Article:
President Obama‘s sixth speech on the state of the union spotlighted many issues, but more than anything it illuminated the vast gap between his policy ambitions and the tools he has to achieve them.
The president made the ambition clear last month, when he referred to a “dangerous and growing inequality and lack of upward mobility” in the U.S. as the “the defining challenge of our time,” a theme he repeated Tuesday night.
“After four years of economic growth, corporate profits and stock prices have rarely been higher, and those at the top have never done better,” he said, “but average wages have barely budged. Inequality has deepened.”
Framing the issue primarily around the lack of progress for working Americans, rather than the outsized gains of the wealthiest, matters politically because convincing the public to focus on the issue makes up Obama’s first challenge. So far, Americans have expressed mixed reactions to talk of income inequality, polls by several major organizations have shown.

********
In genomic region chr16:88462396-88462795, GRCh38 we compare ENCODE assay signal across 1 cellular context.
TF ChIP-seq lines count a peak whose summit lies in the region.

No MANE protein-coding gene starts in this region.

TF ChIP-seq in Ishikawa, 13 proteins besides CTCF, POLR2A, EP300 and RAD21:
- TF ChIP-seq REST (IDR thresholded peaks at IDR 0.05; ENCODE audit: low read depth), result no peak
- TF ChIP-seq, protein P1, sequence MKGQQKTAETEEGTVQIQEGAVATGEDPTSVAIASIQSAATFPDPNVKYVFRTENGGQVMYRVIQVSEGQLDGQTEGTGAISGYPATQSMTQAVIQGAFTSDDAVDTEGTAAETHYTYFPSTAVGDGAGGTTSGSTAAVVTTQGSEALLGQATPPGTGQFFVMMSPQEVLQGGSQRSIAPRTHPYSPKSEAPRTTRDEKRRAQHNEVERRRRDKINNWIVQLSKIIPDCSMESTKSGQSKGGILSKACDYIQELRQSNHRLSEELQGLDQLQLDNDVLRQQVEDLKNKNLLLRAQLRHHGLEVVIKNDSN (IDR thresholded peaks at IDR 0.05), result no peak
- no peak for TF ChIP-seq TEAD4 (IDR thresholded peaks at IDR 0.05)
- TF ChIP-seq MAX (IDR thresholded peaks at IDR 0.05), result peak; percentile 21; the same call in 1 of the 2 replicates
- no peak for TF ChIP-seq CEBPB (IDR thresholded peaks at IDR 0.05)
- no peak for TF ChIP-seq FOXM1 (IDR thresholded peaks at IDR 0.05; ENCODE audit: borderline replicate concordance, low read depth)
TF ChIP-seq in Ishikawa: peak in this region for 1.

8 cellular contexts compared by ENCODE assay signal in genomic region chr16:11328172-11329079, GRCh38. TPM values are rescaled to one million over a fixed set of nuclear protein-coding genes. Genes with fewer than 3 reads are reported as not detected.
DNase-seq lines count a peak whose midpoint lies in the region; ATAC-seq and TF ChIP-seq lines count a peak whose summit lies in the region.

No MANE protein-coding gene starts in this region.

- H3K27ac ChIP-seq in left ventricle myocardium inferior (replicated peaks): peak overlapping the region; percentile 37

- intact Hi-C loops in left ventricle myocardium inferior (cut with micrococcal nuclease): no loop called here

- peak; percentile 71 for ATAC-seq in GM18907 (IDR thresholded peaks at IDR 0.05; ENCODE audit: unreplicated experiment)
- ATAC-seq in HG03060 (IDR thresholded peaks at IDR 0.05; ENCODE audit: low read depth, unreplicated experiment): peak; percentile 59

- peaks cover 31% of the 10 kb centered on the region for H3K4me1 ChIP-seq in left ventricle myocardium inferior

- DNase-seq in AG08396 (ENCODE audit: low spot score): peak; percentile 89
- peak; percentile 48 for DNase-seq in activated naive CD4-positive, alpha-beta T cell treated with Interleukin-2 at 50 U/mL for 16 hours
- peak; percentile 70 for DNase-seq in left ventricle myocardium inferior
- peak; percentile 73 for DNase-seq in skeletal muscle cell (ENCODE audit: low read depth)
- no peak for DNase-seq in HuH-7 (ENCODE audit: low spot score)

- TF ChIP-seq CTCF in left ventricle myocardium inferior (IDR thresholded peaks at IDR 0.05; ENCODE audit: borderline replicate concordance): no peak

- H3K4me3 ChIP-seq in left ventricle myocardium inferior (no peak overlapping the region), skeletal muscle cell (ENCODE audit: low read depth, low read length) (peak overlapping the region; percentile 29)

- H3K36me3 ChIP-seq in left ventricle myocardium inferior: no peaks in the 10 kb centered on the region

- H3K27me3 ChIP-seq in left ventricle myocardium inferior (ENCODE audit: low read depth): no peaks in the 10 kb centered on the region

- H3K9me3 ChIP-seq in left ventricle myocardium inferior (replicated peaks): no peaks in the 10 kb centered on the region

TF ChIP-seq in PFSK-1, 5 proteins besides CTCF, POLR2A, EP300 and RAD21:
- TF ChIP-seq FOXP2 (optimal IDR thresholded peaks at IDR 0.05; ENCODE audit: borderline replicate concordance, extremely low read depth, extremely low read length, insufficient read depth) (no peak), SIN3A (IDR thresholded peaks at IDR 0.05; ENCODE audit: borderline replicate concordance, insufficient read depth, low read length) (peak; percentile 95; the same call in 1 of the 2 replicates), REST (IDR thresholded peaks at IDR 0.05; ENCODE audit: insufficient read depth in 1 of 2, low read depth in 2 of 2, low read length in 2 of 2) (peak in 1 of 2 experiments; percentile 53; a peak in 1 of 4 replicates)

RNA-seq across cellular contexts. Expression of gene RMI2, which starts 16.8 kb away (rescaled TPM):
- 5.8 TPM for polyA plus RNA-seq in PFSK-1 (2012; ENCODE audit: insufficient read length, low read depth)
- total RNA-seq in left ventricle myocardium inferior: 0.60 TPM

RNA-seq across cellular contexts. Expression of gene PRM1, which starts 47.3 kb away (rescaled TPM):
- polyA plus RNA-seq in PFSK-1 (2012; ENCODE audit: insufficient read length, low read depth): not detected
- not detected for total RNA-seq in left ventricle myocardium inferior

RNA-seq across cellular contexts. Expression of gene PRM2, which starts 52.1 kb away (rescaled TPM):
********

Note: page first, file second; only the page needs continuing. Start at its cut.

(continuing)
Large majorities of Americans — 60% in a recent Pew Research Center survey — say they believe the “economic system in this country unfairly favors the wealthy,” and even more agreed that the gap between the rich and everyone else had grown significantly. But only a minority, 45%, believe that “reducing income inequality between the rich and poor” is an “absolute priority” that Congress and the president need to address this year, according to a Wall Street Journal/NBC poll released Tuesday.
Perhaps with that ambivalence in mind, Obama has moved away from the most direct method of reducing the income gap. In sharp contrast with previous State of the Unionspeeches, he did not renew his call for further increases in income tax rates on top earners.
Instead, Obama emphasized a collection of policies that he and his advisors hope can ultimately boost incomes for those in the bottom and middle.
But the very fact that wage stagnation and income inequality have worsened for nearly four decades — through the presidencies of four Republican and three Democratic presidents — shows the difficulty of the task Obama would like to take on. To accomplish it, he has limited options.
SOURCE: David Lauter
The Los Angeles Times